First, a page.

The following notice appears in EJR's Journals for 1st February 1942, following the visit of J.C. Leslie, Executive Officer of the Essex War Agricultural Committee, who addressed farmers in Colchester's Corn Exchange on 31st January 1942 on the subject of wartime agriculture.
AGRICULTURE IN INVASION
If invasion comes farmers should never on their own initiative destroy their crops, their stock, or their equipment. Conditions here are different from those in other countries. This country is small and there is no question of abandoning any part of it to the enemy. The invader will be repelled and will not be given time to make use of our agricultural resources.
Our present food needs are great but they may well be greater during and after invasion. Nothing should be destroyed unless orders are given by a responsible military officer. What destruction has to be done has been planned and will be carried out by the Military Authorities. The country’s productive resources must be preserved as far as possible, since our power to strike back will depend on them. The enemy, through repelled, would have partly succeeded if he induced us to carry out a large-scale policy of destruction by burning ricks, crops and buildings and slaughtering cattle.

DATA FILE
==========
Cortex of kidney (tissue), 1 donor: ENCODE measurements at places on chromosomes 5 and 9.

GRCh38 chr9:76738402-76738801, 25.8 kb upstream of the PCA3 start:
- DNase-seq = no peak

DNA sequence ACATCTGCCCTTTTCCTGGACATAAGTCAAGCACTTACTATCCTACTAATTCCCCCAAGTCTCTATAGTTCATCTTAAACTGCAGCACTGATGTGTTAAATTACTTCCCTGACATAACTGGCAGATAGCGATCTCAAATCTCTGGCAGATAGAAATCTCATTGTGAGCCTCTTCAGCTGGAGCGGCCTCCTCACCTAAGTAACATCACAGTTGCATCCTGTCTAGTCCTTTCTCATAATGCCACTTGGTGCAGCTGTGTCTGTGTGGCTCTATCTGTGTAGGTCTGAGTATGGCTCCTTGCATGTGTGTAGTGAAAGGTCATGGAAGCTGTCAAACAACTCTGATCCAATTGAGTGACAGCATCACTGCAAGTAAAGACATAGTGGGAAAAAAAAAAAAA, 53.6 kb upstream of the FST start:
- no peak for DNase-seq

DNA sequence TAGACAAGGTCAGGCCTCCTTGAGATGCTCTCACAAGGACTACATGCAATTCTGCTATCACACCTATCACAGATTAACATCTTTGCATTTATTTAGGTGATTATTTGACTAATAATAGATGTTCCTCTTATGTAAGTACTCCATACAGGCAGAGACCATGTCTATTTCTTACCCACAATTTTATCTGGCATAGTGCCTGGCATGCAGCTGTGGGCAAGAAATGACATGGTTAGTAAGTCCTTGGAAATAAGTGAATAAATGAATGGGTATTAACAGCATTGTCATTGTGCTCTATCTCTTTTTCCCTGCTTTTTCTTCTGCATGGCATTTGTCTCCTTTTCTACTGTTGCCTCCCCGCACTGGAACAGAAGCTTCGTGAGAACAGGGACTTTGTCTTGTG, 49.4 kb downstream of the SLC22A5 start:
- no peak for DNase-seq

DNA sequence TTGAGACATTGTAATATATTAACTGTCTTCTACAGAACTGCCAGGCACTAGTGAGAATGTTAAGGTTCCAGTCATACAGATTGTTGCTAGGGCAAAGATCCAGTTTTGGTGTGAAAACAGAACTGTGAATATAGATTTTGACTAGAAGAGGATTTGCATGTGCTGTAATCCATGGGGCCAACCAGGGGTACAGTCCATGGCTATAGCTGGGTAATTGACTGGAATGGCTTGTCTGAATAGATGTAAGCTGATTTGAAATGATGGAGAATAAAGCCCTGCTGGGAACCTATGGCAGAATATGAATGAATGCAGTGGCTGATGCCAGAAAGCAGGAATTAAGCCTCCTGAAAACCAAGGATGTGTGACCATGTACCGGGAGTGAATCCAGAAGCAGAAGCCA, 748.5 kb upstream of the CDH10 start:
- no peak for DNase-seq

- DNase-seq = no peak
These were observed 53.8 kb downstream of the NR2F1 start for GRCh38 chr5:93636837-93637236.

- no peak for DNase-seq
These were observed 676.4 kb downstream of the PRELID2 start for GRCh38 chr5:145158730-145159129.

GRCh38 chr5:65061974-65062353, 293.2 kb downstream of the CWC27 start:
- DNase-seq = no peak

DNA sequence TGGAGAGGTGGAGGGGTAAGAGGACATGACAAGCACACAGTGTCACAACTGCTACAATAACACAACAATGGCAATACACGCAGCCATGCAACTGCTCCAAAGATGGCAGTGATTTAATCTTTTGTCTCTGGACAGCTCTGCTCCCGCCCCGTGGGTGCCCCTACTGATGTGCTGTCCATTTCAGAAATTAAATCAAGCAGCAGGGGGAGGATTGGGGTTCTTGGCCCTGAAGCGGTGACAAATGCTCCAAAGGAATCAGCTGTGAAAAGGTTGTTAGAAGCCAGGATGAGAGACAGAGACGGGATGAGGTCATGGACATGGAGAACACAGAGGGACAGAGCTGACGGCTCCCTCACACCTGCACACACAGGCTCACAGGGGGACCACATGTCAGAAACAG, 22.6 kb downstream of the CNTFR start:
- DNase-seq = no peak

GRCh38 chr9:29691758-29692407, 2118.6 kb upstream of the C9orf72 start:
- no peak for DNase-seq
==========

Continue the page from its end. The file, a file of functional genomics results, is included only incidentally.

But farmers and farm workers must do all in their power to hinder the enemy. They must hide food, feeding stuffs and other stocks, put their vehicles out of action and try to prevent the enemy from laying hands on anything that might be useful to him.’